The number of migrants granted asylum in the European Union neared 300,000 in 2019, representing a slight decrease in 2019 compared to the previous year, according to the Statistical Office of the EU (Eurostat).
On Monday, Eurostat published its latest report, which says that in total, 295,800 seekers were granted asylum in the EU in 2019, while 28 percent of them were Syrians.
Syrians were the largest group of asylum beneficiaries. 48 percent of all seekers were granted refugee status, 28 percent received subsidiary protection, and 25 percent obtained asylum under humanitarian protection.
Year-on-year, the total number of successful asylum seekers decreased by 6 percent.
In 2018, the EU granted asylum to 316,200 people.
According to the statistics, Syrians remain the largest group of beneficiaries of protection status. In total, 78,600 Syrians received the status in 2019, 71 percent of whom received it in Germany.
The second-largest group of successful asylum seekers were Afghans, with 41 percent of them receiving asylum status in Germany.
Venezuelans followed with 37,500 cases, representing a substantial increase in the number of asylum seekers from the South American country. In 2018, there were just 1,000 of them in the EU. Most of the Venezuelans, 94 percent of the EU total, were granted protection in Spain.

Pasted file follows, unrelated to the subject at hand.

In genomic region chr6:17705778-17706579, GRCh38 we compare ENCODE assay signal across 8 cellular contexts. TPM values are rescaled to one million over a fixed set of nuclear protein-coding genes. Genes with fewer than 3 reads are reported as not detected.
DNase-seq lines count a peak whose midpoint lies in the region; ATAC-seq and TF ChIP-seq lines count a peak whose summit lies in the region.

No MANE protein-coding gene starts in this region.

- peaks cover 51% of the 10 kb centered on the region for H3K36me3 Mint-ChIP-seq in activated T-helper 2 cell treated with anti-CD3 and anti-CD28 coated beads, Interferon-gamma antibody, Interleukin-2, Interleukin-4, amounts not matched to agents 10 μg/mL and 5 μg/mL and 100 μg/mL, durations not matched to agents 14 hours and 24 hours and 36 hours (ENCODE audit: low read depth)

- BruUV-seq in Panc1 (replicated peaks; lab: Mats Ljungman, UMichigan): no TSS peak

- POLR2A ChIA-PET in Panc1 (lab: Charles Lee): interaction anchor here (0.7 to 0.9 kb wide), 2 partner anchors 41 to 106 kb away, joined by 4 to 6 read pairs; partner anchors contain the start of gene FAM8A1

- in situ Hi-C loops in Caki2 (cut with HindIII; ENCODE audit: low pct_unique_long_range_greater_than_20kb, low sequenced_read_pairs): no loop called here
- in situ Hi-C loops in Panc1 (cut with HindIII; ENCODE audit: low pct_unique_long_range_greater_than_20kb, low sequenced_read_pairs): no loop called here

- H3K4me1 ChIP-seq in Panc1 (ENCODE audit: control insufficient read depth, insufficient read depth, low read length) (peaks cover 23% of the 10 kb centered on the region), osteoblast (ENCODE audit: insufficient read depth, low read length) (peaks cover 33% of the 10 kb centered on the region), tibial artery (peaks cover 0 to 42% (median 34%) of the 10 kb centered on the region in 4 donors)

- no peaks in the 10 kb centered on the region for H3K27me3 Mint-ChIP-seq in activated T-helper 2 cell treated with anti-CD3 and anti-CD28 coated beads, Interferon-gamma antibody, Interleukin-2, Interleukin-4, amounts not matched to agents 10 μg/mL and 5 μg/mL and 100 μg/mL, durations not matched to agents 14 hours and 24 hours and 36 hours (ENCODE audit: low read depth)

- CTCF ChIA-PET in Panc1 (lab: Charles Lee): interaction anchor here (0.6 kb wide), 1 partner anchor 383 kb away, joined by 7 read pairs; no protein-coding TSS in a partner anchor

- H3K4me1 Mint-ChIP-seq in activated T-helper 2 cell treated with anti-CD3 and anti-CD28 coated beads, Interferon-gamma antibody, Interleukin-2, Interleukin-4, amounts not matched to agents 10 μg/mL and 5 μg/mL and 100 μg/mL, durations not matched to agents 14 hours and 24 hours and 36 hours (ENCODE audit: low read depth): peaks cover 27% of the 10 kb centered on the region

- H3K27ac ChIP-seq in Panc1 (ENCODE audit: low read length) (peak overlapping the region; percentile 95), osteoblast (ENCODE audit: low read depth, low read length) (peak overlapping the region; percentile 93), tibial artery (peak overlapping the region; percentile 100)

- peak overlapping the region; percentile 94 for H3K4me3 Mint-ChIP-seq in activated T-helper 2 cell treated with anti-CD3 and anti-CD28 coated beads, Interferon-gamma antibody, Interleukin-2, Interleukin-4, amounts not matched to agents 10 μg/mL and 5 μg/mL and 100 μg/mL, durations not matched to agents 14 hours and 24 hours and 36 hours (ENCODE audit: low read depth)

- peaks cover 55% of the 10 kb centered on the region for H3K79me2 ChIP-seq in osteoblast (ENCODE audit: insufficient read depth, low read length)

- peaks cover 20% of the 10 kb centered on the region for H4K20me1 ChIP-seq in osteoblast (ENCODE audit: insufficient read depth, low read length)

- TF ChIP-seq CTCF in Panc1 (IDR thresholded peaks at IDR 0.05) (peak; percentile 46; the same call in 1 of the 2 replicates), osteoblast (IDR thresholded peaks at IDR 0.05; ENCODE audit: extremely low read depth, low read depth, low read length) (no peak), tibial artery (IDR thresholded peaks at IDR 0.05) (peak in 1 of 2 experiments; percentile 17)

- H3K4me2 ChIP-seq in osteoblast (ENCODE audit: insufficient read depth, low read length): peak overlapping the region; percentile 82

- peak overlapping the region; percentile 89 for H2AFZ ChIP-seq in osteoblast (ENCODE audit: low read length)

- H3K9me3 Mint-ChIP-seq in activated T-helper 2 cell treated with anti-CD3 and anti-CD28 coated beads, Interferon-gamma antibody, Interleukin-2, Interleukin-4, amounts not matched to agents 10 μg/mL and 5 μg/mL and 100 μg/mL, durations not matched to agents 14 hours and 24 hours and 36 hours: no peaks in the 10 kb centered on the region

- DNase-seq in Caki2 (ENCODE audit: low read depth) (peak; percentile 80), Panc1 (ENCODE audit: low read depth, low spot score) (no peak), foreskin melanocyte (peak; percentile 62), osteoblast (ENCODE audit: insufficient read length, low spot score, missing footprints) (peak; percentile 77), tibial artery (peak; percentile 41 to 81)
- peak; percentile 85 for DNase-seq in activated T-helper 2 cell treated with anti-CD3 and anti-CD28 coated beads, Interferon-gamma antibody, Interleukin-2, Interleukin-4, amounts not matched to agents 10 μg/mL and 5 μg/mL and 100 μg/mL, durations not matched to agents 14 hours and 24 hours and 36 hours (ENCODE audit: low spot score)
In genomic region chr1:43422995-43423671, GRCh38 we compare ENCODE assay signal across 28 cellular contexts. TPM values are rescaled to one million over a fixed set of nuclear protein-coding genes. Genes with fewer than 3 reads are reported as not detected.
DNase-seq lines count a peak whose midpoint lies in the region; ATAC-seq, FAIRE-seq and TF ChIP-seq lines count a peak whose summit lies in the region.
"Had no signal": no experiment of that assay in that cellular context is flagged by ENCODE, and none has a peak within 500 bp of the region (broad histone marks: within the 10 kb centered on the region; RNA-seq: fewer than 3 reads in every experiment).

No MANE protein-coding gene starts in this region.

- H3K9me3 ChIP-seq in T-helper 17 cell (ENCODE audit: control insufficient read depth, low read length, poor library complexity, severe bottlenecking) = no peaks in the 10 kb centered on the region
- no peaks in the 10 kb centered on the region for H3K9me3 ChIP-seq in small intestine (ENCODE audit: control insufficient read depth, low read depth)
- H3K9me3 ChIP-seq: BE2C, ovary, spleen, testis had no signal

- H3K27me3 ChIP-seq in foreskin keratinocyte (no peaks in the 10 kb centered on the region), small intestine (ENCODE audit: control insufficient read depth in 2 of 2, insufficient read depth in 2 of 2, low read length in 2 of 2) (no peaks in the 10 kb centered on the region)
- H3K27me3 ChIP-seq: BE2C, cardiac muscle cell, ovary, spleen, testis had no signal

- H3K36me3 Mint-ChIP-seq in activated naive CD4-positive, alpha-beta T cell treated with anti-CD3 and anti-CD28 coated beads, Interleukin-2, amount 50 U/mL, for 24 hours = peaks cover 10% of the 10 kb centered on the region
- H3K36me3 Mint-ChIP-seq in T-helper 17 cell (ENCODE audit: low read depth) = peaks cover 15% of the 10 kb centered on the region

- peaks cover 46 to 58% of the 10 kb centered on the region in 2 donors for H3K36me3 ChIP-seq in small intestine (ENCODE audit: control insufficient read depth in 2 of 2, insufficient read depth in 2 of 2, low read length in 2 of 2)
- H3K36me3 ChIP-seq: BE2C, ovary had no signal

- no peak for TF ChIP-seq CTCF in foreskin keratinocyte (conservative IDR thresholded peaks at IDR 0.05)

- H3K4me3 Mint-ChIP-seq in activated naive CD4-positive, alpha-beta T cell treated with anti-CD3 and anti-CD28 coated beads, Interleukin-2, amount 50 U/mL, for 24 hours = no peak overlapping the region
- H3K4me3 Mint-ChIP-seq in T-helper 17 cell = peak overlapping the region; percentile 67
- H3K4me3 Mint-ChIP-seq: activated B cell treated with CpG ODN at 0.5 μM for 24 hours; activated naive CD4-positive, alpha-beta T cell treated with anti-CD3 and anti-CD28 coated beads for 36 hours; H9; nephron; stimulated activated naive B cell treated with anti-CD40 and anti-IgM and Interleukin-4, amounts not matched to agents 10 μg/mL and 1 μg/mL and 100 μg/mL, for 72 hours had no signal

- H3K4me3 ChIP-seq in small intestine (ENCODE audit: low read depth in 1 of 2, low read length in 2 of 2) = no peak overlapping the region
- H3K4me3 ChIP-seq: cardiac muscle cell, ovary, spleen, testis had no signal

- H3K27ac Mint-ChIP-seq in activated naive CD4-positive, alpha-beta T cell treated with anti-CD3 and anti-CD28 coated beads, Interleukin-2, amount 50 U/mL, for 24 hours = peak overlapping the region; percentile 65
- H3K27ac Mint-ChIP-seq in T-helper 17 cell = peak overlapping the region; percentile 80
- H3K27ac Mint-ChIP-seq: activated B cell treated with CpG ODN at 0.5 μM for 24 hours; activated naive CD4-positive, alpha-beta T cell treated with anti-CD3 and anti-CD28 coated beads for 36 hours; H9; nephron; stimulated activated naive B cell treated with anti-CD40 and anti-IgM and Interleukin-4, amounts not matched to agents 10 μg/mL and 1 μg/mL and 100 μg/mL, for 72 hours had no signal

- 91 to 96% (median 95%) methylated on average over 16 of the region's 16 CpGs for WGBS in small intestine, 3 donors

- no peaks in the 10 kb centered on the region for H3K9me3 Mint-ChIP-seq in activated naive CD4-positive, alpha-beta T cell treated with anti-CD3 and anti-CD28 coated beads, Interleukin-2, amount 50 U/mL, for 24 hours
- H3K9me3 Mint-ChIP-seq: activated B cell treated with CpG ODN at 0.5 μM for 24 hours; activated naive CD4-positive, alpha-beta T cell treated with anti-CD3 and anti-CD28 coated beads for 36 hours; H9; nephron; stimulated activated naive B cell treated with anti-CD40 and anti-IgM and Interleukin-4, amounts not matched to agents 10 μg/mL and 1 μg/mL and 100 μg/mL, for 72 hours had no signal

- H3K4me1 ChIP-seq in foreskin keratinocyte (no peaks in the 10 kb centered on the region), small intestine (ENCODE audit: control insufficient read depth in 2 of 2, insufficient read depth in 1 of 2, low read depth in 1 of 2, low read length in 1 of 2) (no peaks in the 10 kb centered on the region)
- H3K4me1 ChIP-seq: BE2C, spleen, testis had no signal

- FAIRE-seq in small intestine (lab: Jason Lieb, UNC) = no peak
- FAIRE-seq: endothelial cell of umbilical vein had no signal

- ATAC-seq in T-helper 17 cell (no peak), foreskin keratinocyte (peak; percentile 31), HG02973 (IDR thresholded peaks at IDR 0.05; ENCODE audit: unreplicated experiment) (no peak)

Other refugees most often came from Iraq (7 percent), Turkey, Eritrea, Nigeria, Iran, and Somalia (3 percent), and 2 percent had Pakistani roots.
Germany’s positive recognition rate was 42 percent in the case of 154,175 applications. Compared to Germany, the rate was higher in Great Britain, Greece (53 percent), and Austria (50 percent).
France followed with 14 percent of the positive decisions, then comes Spain (13 percent) and Italy (10 percent).
Luxembourg has the highest positive recognition rate at 57 percent, although it only examined 1,180 asylum applications.
Eurostat says that these four states, Germany, France, Spain, and Italy, issued over three-quarters of all the positive asylum decisions in the EU.
Recognition rates differ from country to country and depend on the asylum seekers’ nationality.
The report says that citizens of Georgia can expect only a 4-percent recognition rate resulting in a favorable decision, whereas Venezuelans have a 96-percent chance to succeed, followed by Syrians (85 percent) and Eritreans (81 percent).
At the end of last year, Spain, Germany, France, and Greece respectively registered the highest numbers of first-time asylum applicants.
In a separate report, Eurostat noted that 14,000 unaccompanied minors registered as asylum seekers in the EU in 2019.
An estimated 4 million illegal immigrants lived in the EU in 2017, according to Pew Research.